For example, find a single discount equivalent to two successive discounts of 15% and 12% on an article.


Let the listed price of an article be Rs 100.

Then, first discount on it = 15%

Price after the 1st discount = Rs (100 - 15) = Rs.85

2nd discount on the updated price i.e. = 12% of Rs.85

= Rs {85 × (102/100)} = Rs 10.2

Thus, Price after 2nd discount = Rs (85 – 10.2) = Rs. 74.8

Net selling price = 74.8

Single discount equivalent to offered successive discounts = (100 – 74.80) % = 25.2%.

There is a thing called Fake Discounts

Yes, there also exist Fake discounts, which we also sometimes refer to as fictitious pricing. It is actually a deceitful practice that some retailers involve in, wherein the presumed 'pre-sale price' of an article is immoderately increased, or the 'post-sale price' of an article is actually its market price. This is done basically to trick the consumers into thinking they are getting a discount, making them more likely to buy an article.

Solved Examples


In an apparel store, a sweatshirt that sells for Rs1500 is marked "10% off." Find out the rate of discount? What is the sale price of the sweatshirt?


Assessment: Considering that the apparel store often sells goods for a discounted price. Essentially, a seller will discount a product by a percent of the original price. In this problem, a product that originally costs Rs1500 is being discounted by 10%. So "10% off" signifies the rate of discount. To solve this problem, we require following a procedure.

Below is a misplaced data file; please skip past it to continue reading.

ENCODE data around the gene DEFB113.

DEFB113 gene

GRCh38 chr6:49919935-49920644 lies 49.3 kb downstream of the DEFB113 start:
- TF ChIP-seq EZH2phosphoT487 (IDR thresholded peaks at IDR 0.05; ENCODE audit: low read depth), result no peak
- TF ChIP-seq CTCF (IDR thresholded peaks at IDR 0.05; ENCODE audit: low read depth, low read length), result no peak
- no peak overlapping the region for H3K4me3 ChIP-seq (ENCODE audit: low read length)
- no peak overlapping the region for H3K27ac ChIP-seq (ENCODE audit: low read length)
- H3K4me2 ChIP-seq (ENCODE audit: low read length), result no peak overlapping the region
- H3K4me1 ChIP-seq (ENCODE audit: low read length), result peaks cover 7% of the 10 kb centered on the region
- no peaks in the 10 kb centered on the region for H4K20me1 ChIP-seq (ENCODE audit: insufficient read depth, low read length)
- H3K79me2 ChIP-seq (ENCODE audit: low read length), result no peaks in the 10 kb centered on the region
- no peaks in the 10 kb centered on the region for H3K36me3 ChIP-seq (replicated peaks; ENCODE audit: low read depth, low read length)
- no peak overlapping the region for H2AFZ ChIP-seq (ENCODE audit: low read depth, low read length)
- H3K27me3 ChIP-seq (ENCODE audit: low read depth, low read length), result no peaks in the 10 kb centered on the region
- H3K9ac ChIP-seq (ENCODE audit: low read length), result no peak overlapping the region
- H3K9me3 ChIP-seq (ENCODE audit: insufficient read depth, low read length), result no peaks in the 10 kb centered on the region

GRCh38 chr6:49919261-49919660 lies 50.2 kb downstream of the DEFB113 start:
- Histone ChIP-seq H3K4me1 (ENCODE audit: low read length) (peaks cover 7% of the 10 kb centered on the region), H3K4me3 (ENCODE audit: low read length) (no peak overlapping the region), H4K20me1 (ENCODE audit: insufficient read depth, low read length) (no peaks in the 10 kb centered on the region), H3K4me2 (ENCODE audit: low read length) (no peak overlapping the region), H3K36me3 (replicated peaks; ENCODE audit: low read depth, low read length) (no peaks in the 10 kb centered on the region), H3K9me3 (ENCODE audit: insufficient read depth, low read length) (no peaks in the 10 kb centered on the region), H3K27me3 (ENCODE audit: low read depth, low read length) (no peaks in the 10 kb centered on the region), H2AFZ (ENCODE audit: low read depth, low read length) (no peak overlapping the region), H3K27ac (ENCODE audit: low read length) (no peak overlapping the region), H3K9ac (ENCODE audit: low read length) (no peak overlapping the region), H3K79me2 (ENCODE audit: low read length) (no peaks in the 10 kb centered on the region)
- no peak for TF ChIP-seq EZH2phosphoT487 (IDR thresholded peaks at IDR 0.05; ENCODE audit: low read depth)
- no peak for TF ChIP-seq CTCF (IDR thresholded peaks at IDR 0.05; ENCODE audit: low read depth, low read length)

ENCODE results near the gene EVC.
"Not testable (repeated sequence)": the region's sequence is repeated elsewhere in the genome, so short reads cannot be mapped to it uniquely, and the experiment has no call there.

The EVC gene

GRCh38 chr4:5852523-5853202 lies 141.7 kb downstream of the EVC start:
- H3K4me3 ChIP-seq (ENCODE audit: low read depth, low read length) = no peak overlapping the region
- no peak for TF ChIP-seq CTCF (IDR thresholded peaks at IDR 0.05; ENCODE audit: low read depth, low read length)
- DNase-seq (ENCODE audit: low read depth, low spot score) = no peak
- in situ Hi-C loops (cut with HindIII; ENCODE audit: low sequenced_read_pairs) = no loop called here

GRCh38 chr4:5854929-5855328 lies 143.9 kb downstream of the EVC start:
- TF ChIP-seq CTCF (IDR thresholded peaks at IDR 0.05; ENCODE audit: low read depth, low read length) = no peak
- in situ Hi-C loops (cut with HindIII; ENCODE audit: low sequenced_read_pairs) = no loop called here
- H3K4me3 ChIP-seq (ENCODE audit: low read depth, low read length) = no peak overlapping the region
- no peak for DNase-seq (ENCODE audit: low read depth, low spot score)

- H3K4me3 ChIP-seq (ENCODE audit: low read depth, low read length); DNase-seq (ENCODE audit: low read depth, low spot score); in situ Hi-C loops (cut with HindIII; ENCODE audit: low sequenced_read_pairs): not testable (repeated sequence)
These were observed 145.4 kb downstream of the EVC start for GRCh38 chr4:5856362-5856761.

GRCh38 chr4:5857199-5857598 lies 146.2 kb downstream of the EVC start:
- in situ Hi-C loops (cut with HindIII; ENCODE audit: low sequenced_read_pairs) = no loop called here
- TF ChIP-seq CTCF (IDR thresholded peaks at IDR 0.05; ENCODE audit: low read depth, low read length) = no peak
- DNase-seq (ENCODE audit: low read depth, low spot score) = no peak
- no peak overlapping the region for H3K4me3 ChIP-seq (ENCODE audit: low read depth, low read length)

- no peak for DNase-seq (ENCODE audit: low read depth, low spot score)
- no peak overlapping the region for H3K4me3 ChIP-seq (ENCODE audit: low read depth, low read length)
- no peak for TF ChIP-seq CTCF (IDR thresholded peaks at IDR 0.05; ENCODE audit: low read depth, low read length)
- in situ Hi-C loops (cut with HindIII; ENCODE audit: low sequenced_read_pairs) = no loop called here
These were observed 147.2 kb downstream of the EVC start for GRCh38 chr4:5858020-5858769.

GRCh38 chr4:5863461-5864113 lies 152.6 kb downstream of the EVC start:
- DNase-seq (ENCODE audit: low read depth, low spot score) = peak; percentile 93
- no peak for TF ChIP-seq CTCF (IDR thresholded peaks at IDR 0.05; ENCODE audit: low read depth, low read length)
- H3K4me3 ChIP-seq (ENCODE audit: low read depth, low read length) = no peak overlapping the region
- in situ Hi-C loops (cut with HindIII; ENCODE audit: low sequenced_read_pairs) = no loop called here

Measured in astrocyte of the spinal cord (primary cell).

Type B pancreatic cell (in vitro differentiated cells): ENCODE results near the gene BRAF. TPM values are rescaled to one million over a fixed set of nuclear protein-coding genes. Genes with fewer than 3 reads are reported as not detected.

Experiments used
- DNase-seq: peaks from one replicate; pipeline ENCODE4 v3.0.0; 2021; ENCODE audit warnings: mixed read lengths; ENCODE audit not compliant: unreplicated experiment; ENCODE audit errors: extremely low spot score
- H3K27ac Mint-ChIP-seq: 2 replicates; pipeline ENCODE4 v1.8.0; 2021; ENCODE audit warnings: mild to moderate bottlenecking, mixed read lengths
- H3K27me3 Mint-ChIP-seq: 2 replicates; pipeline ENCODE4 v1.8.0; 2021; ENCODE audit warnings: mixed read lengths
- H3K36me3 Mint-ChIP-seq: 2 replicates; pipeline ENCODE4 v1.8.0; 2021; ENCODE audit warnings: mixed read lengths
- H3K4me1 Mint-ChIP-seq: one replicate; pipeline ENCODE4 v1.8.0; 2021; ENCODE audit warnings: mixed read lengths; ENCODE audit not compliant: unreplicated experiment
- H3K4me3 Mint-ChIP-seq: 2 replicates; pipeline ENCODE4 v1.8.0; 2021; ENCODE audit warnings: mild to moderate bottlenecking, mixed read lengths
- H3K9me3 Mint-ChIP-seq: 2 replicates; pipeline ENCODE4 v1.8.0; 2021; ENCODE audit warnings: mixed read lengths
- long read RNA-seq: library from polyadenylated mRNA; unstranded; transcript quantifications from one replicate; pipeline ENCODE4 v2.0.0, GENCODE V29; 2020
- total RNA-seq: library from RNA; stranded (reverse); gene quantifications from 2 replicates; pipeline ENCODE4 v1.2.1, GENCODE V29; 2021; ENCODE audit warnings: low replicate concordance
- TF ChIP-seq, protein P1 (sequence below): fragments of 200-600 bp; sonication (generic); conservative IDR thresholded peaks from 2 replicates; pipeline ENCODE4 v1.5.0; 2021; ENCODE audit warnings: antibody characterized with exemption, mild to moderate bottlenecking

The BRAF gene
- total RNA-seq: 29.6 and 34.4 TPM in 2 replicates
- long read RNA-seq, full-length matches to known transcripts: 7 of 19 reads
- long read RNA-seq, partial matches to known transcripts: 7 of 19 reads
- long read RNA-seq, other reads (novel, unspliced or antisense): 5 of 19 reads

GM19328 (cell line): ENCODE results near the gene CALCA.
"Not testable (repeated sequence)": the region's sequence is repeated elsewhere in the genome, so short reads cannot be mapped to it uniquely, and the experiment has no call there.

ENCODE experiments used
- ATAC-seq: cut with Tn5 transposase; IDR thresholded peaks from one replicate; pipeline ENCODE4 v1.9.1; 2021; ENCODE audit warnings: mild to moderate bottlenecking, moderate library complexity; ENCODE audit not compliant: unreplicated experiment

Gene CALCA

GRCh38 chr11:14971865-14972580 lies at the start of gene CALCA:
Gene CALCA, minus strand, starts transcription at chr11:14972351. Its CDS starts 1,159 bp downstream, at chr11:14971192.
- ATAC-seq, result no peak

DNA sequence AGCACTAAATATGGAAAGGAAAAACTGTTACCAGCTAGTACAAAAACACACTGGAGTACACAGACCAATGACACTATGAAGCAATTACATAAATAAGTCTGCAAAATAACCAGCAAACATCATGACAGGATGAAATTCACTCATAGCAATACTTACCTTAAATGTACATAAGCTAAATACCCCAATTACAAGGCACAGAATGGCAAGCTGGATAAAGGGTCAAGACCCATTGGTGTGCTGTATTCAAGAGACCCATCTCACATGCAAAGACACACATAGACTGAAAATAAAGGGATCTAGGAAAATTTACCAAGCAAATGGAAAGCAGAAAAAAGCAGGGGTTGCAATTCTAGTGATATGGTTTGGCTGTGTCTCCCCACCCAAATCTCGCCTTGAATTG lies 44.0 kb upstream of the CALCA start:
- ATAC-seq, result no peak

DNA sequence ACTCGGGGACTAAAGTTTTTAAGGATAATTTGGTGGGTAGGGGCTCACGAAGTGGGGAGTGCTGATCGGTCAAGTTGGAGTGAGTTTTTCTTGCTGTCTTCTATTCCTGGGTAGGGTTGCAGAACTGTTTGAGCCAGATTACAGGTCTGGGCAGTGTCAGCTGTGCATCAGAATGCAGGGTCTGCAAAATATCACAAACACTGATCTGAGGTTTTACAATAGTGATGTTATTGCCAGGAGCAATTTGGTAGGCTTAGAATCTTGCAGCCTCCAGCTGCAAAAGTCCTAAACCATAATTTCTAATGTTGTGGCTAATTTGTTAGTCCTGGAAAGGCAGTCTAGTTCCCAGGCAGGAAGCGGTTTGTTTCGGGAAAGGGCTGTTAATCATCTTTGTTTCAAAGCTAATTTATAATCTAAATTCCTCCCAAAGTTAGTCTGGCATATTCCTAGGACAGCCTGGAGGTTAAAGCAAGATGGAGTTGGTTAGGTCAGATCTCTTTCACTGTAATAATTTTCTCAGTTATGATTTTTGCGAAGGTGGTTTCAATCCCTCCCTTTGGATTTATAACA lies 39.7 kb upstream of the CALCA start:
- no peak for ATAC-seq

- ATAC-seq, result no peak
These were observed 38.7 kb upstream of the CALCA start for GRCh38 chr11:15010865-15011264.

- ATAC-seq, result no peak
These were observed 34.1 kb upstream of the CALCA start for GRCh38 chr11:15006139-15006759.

The rate is generally given as a percent.

To calculate the discount, just multiply the rate by the original price.

To compute the sale price, deduct the discount from the original price.

Now that we have a procedure in place, we can simply solve the above problem

Solution: Given that the rate is 10%.

The discount is: 0.10 x Rs1500 = Rs150

Now, the sale price is reckoned as follows:

Original price = Rs1500

Discount - 150

Thus the sale price = Rs1350


A dealer purchased a microwave oven for Rs10000. He offered a discount of 20% on its listed price and still gains 10%. Find the listed price of the microwave oven.